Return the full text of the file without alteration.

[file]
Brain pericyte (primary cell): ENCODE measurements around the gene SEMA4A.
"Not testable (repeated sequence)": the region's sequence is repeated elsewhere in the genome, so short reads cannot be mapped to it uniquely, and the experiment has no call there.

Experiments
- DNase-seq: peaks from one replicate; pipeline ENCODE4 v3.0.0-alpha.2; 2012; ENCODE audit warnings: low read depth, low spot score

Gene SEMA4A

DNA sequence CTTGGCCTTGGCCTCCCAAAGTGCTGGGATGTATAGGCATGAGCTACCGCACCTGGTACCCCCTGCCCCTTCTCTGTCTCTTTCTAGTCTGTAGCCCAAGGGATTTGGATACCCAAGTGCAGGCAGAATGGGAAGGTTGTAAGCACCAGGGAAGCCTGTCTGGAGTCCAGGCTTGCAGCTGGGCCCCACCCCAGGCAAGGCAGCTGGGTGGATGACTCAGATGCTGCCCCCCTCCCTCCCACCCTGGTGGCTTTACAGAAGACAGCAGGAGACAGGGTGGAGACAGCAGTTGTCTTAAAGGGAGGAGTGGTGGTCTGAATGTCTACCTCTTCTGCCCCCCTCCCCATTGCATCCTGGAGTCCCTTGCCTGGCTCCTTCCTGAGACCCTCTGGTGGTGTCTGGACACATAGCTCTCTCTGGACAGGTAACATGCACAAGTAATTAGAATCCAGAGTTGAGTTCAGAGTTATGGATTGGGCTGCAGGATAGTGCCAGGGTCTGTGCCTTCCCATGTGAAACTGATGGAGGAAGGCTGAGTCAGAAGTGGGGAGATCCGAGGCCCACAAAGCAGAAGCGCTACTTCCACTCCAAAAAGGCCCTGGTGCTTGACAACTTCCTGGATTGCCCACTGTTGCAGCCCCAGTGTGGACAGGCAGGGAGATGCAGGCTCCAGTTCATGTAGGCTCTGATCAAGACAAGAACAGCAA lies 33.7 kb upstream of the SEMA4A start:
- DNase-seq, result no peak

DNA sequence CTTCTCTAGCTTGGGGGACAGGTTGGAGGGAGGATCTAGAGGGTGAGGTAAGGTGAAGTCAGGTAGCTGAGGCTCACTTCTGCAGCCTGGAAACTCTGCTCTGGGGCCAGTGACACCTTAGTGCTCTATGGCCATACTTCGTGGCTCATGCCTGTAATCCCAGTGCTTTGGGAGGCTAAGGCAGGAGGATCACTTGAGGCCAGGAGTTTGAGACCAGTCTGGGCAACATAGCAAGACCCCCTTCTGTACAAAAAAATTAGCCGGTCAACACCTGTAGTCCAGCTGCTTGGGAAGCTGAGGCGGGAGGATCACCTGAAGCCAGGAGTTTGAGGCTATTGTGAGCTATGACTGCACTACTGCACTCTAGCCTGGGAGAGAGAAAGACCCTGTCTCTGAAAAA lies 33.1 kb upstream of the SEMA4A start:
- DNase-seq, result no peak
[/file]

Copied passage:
Brain pericyte (primary cell): ENCODE measurements around the gene SEMA4A.
"Not testable (repeated sequence)": the region's sequence is repeated elsewhere in the genome, so short reads cannot be mapped to it uniquely, and the experiment has no call there.

Experiments
- DNase-seq: peaks from one replicate; pipeline ENCODE4 v3.0.0-alpha.2; 2012; ENCODE audit warnings: low read depth, low spot score

Gene SEMA4A

DNA sequence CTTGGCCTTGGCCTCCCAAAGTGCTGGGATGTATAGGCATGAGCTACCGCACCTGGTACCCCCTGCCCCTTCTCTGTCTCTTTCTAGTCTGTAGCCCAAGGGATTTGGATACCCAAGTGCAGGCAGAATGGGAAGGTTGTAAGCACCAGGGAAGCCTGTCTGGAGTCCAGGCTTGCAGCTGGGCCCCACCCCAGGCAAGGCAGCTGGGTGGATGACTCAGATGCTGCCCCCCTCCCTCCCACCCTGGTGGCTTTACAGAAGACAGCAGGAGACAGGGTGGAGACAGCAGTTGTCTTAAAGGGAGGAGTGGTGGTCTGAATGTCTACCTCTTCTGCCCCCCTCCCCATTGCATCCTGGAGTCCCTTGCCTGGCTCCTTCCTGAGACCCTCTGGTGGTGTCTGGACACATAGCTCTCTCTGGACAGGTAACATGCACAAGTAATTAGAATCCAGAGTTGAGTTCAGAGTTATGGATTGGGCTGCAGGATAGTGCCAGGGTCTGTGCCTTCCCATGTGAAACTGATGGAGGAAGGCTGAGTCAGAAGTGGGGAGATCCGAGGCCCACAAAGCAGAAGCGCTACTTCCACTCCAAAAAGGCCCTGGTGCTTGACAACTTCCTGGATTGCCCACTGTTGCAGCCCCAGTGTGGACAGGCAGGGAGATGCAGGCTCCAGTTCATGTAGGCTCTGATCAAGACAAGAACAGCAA lies 33.7 kb upstream of the SEMA4A start:
- DNase-seq, result no peak

DNA sequence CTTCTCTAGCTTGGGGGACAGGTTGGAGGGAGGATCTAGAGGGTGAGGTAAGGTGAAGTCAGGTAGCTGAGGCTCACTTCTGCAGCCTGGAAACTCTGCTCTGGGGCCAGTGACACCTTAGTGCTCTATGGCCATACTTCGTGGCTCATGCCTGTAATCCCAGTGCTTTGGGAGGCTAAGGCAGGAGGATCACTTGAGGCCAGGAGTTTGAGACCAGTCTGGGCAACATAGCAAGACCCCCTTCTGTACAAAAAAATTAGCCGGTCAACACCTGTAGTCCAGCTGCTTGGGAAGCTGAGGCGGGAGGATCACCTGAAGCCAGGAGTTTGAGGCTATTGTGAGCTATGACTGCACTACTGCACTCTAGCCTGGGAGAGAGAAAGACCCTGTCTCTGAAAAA lies 33.1 kb upstream of the SEMA4A start:
- DNase-seq, result no peak